With Food And Friendship, Sikh Group Reaches Out To Montgomery Co. Educators

04 December 2015 WAMU

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After the recent Paris attacks, anti-Islamic sentiments and racial profiling are at risk of rising in the United States. Sikh men wear turbans for religious reasons, and are sometimes wrongly mistaken for Muslims and even terrorists. A local Montgomery County group is trying to change this by educating teachers about Sikh culture.

On a Saturday morning in November, several women are chopping vegetables and mixing spices. They’re preparing a chickpea curry for more than 25 guests. It’s called a “Langar,” a free community meal, and a Sikh ritual.

Upstairs, high school sophomore Hana Kaur Mangat is setting up tables wearing colorful traditional dress: bright yellow pants and a flowing length shirt. Her long, dark hair is covered by a light scarf.

Cultural traditions as potential targets for bullying

“I’ve had kids tease me before saying, ‘Oh, what if I just cut your hair, wouldn’t that be funny?’ And I say, ‘You know it really wouldn’t be that funny,’” Mangat says.

Uncut hair is a pillar of the Sikh faith. Mangat says one of her friends had her long hair chopped off during class by other students.

“She was a little kid who didn’t know what to do because she felt guilty, like this is my identity, and someone else took it away and I let them; that was her thought process,” Mangat says.

But for Sikhs in the United States, there’ve been far worse incidents than cutting hair. In 2012 a white supremacist shot 10 people in a Sikh temple in Wisconsin, killing six of them. It was the deadliest attack on an American place of worship since 1963.

In the wake of this violence, Hana and her mother started a group here in Montgomery County to raise awareness about the religion. It’s called Sikh Kid-to-Kid and since 2013 members have been working with teachers and counselors at Montgomery County Public Schools.

“The message we gave them is that, culturally, Sikh kids are very humble and they’re not going to come knocking on the door when they have an issue; especially not an issue of being bullied or troubled by somebody,” says Harminder Kaur, Hana’s mother.

As part of a training for MCPS teachers in November, a traditional Sikh meal known as Langar is served at the Guru Gobind Singh Foundation in Potomac, Maryland.(Megan Pauly/WAMU)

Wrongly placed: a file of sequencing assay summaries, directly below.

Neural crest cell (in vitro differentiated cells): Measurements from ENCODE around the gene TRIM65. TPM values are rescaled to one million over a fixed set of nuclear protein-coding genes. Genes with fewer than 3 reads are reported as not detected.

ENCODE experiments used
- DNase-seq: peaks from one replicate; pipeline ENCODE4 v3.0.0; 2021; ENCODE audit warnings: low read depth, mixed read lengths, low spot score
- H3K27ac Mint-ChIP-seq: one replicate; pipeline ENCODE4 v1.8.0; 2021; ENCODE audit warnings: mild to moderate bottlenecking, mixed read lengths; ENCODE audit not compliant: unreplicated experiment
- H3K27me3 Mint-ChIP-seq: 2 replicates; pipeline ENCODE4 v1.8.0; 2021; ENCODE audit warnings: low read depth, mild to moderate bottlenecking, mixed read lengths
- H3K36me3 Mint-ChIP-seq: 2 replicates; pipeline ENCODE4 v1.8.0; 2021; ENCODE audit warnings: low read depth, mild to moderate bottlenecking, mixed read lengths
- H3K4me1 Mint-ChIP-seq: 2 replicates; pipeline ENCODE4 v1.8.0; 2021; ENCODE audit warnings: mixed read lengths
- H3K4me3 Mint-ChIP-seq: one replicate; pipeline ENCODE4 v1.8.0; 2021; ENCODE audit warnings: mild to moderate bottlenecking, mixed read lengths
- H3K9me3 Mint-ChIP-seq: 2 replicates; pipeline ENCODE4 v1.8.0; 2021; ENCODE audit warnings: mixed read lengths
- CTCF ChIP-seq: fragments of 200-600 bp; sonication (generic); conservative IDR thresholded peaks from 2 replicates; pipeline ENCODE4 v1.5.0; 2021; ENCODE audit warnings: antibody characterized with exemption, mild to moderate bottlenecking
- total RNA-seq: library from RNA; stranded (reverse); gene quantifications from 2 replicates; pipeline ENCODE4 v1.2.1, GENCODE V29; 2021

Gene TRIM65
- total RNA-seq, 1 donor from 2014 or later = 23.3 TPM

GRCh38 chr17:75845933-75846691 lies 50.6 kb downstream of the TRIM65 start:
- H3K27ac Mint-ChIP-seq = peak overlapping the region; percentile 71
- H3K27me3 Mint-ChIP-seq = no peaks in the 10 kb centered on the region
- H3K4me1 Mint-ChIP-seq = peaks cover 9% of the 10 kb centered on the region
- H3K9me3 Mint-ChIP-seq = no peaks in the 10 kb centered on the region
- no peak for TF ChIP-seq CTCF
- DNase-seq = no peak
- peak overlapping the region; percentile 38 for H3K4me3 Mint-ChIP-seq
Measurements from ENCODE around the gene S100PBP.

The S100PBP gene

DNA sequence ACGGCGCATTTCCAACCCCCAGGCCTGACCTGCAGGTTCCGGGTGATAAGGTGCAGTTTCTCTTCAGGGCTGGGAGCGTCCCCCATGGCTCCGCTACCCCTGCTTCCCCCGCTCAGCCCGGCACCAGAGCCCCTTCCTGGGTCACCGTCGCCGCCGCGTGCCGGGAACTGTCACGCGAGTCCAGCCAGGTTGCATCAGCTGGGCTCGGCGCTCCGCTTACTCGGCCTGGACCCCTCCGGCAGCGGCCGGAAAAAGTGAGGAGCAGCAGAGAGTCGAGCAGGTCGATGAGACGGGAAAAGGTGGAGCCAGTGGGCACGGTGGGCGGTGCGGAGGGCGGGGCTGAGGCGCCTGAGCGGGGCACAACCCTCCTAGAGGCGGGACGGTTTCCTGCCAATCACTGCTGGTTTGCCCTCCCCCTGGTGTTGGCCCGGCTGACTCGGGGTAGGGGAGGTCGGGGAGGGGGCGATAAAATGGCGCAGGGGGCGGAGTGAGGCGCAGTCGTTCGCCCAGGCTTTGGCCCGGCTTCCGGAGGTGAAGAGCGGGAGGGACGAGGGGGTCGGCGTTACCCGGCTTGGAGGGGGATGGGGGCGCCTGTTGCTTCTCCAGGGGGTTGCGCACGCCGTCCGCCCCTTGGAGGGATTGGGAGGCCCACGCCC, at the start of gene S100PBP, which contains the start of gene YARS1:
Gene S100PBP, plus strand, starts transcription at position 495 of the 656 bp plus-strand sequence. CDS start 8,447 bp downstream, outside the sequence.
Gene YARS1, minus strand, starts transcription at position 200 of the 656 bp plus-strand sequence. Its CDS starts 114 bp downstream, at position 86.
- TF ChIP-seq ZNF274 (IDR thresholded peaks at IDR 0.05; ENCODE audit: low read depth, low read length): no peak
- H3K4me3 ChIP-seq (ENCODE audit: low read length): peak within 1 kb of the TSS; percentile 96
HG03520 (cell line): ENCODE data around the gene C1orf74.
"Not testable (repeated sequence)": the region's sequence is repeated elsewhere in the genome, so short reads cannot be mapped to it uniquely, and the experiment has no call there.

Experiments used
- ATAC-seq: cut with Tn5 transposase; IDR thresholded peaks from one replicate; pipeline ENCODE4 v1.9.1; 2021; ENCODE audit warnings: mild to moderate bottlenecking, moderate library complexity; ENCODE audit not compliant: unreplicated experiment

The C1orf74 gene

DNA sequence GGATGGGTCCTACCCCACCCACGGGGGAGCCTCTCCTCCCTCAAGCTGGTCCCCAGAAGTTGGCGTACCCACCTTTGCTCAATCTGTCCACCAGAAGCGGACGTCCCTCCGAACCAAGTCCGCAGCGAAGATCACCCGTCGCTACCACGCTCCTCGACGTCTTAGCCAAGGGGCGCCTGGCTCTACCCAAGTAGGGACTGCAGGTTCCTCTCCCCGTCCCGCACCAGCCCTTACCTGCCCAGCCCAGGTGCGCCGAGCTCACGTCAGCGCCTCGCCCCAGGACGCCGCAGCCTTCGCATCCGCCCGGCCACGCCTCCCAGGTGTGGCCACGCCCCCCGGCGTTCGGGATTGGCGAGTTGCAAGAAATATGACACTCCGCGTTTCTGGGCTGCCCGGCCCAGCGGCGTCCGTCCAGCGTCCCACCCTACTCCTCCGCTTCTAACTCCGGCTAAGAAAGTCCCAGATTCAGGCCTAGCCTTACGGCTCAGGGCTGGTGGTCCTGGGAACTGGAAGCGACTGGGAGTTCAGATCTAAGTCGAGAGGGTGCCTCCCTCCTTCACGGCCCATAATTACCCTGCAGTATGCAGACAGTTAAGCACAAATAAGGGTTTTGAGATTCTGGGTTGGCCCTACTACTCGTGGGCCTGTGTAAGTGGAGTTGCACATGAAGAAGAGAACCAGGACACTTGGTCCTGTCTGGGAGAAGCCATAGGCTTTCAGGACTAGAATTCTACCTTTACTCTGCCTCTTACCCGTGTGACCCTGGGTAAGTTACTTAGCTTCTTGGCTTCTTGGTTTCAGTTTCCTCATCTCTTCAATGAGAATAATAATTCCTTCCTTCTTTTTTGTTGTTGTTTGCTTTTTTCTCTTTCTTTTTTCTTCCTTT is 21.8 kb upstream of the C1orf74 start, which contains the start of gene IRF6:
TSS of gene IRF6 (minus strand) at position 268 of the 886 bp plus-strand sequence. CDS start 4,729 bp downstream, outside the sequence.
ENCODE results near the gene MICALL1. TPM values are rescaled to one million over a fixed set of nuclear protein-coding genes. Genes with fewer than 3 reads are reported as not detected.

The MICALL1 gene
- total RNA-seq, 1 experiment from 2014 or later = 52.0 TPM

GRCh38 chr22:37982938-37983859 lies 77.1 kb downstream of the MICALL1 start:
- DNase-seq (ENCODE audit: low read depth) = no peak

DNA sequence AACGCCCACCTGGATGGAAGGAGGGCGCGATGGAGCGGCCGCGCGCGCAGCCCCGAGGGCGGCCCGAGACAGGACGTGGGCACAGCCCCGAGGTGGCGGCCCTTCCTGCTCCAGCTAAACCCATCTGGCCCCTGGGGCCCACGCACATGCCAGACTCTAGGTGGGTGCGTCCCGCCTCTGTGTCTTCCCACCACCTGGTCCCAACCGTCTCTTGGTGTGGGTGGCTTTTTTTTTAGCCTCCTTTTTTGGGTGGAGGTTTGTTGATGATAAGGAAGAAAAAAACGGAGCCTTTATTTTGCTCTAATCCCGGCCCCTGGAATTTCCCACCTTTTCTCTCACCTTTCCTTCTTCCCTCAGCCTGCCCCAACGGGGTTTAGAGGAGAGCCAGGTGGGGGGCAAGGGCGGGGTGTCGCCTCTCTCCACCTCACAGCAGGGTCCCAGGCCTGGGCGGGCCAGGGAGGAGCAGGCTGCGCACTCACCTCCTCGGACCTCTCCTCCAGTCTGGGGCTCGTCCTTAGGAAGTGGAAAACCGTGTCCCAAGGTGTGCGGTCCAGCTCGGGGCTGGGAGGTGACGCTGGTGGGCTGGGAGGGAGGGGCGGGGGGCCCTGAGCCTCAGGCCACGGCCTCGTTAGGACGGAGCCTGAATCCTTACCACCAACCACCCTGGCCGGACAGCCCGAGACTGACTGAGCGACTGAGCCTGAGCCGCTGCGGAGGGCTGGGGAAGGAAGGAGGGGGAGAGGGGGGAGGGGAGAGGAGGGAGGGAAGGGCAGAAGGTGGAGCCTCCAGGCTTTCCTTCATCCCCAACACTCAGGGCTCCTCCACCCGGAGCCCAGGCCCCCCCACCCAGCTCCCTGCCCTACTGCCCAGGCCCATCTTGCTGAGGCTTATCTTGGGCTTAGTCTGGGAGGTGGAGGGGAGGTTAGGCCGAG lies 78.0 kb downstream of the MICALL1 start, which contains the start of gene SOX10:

Many Americans know nothing about Sikhism

There are about 10,000 Sikhs living in Montgomery County. In the D.C. Metro area, there are 25,000 to 30,000. But many of their neighbors don’t know much about their religion. A recent poll showed that 60 percent of Americans know nothing about Sikhism.

“I hadn’t actually even ever heard of the Sikh religion until I had a student a few years ago who was wearing a turban and he volunteered some information to me,” says Mary Carter, a Head Start teacher at Beall Elementary School in Rockville. Carter was one of about two dozen MCPS teachers learning the basics of Sikhism at the Guru Gobind Singh Foundation in November.

Sikhism is the fifth largest religion in the world. It was founded in India’s Punjab province in the 15th century, a breakaway from Hinduism and its caste system. Sikhs adopted turbans — at the time a symbol of royalty — to signal that all men were equal.

So far, Sikh Kid-to-Kid and Montgomery County Public Schools have held four teacher trainings like this one. Tara Kelly is a curriculum specialist with MCPS.

“The training is by invitation. Any teacher or administrator is allowed to take it, but for the curriculum it is a required part of the sixth grade curriculum that the kids learn about Sikhism,” Kelly says.

She says the teacher trainings are especially important to prevent bullying. And it seems to be working.

“We’re hearing that the kids have had very positive experiences and I’m hoping that’s because more and more people are being educated about the religion,” Kelly says.

After the training, Mangat said she was impressed with the teachers’ openness.

“I’m very happy with it. I think we had such a wonderful group of teachers. A teacher tied a turban. They were so willing to learn it was awesome,” Mangat says.

To learn more about Sikh Kid-to-Kid, visit SikhKid2Kid.com.